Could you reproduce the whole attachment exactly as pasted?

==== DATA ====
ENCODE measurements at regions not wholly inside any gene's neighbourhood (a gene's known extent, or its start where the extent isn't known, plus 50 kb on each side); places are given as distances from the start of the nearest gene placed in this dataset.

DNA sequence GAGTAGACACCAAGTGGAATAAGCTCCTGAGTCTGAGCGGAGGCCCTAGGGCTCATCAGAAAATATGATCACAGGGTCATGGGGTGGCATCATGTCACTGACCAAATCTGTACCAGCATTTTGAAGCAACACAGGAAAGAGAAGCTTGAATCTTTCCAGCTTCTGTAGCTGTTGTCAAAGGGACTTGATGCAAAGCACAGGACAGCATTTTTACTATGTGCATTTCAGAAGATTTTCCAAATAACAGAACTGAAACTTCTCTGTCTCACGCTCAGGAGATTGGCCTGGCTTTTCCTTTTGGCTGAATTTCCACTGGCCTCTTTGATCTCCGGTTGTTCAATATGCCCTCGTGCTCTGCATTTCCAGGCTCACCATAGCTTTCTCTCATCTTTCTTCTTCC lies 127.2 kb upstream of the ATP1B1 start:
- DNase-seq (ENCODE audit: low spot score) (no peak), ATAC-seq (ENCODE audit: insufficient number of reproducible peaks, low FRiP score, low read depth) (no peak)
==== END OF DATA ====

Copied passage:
ENCODE measurements at regions not wholly inside any gene's neighbourhood (a gene's known extent, or its start where the extent isn't known, plus 50 kb on each side); places are given as distances from the start of the nearest gene placed in this dataset.

DNA sequence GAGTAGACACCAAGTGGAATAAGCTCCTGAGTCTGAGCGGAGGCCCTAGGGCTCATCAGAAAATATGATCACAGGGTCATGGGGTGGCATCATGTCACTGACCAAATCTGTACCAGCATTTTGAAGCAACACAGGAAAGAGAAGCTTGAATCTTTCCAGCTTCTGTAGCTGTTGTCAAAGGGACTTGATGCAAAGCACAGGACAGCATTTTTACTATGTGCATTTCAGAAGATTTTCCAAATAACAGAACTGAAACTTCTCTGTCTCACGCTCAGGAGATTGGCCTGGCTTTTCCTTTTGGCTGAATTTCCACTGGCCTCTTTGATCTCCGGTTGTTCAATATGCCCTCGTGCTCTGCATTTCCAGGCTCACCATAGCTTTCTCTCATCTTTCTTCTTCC lies 127.2 kb upstream of the ATP1B1 start:
- DNase-seq (ENCODE audit: low spot score) (no peak), ATAC-seq (ENCODE audit: insufficient number of reproducible peaks, low FRiP score, low read depth) (no peak)